In addition to the challenge of marketing products and services internationally through the Internet, retailers must also deal with obstacles regarding the use of their domain names. Certain online retailers, having created their domain names based upon their trademarks, have discovered that the Internet already contains similar domain names which attract their existing or potential clients. Conflicts relating to these domain names produce real legal effects. As a result, virtual domain names on the Internet have given a new dimension to the problem of unfair competition. The tool for fighting unfair competition is the trademark. This is why the federal statute is called An Act relating to trade-marks and unfair competition.
What is a trademark?
A trademark is the means that has been used from the very beginning to identify the origin of a product or service in the real world. With the arrival of the Internet, trademarks now also play the same role in the virtual world.
In order to protect trademarks, the law allows them to be registered, thereby conferring upon the owner the exclusive right to use the trademark throughout Canada in connection with the wares and services with which it is associated. The same process can also be carried out in the United States.
What is a domain name?
Within the Internet infrastructure, domain names are electronic addresses that have been made more esthetically pleasing for Web surfers. Strictly speaking, each computer hooked onto the Internet has a unique numeric address to identify it. However, instead of being represented by numbers, the Domain Name System (DNS) allows online retailers to identify themselves with a symbolic address. Instead of identifying themselves by the actual IP address (Internet Protocol address) which is only a long series of numbers (e.g. 188.8.131.52) employed in the Internet infrastructure, they can use more user friendly letter combinations to create a domain name, such as "DGCconstructions.ca", for example. The natural choice when selecting a domain name is one which comes close to the trademark of the firm that owns the Internet site. This is where protecting the domain name as a trademark comes into play. In today's world, protecting one's domain name by way of trademark registration is an indispensable part of every retailer's legal arsenal.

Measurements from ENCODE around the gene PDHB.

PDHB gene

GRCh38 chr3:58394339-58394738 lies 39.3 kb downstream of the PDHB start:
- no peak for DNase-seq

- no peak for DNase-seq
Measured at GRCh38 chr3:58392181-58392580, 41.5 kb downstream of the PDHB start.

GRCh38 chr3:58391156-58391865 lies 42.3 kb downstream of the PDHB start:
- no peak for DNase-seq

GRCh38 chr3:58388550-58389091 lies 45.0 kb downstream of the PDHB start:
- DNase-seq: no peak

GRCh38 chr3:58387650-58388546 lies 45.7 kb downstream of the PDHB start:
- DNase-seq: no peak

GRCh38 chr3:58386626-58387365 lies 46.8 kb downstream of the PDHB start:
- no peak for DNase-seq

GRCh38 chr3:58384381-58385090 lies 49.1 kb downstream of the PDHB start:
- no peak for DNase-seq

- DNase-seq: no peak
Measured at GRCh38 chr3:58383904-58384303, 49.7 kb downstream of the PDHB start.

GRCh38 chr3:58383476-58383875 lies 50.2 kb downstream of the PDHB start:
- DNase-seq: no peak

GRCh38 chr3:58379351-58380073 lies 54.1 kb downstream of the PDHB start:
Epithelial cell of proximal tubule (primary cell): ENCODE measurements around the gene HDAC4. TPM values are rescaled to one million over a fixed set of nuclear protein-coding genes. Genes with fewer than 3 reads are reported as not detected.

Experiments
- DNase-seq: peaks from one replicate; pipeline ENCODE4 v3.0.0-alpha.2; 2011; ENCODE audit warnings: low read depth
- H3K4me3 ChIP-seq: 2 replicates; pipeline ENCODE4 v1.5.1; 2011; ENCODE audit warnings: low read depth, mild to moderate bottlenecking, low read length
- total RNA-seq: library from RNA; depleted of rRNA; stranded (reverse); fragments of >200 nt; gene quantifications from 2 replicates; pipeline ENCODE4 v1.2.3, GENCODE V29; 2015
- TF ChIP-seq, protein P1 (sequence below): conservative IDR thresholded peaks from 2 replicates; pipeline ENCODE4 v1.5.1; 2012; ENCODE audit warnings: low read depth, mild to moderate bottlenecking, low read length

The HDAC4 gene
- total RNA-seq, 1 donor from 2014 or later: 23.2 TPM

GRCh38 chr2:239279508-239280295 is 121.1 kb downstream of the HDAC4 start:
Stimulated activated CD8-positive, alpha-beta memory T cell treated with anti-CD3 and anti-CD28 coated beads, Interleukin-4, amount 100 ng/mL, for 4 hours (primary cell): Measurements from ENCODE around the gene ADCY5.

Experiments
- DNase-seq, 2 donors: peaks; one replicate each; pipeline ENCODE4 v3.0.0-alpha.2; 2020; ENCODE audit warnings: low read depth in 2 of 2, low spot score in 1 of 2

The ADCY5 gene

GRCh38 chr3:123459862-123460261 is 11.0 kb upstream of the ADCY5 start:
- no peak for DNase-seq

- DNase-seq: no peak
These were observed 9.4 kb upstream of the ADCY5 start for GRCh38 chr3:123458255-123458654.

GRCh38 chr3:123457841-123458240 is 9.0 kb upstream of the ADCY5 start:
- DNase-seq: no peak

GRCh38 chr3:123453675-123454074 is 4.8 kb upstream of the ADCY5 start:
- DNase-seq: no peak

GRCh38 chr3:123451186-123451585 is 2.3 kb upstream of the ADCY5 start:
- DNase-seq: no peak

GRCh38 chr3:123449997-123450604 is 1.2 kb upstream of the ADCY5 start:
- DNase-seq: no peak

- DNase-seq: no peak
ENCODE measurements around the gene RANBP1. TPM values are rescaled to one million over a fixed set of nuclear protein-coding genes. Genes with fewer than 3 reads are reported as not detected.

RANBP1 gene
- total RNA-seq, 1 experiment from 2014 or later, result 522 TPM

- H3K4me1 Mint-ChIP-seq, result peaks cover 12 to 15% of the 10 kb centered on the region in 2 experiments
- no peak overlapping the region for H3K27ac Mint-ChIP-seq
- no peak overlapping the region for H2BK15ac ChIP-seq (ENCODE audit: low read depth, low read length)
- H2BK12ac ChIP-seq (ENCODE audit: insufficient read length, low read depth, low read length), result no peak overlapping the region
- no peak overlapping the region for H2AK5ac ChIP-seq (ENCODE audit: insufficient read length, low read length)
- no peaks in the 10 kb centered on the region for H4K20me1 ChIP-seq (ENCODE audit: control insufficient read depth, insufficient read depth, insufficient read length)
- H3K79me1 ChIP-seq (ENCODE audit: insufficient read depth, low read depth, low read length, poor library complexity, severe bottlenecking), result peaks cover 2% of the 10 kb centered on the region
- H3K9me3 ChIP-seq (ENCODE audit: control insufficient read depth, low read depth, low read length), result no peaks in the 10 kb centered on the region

Certification of your domain name
One has to apply to a certification agency in order to obtain a domain name. However, these domain names are not trademarks—they are electronic identification and tracking tools which have become signs for distinguishing businesses. The certification agencies grant domain names on a "first come, first served" basis. This is why countless cybersquatters have, intentionally or unintentionally, hoarded domain names in order to resell them. In order to fight such abuses, the certification agencies have implemented rapid international mechanisms for settling domain name conflicts.
The certification agencies: CIRA and ICANN
A Canadian merchant has several agencies from which to choose in order to obtain a domain name. In Canada, the organization established to manage the granting of domain names is CIRA (the Canadian Internet Registration Authority). It has been entrusted with managing domain names with the ".ca" extension.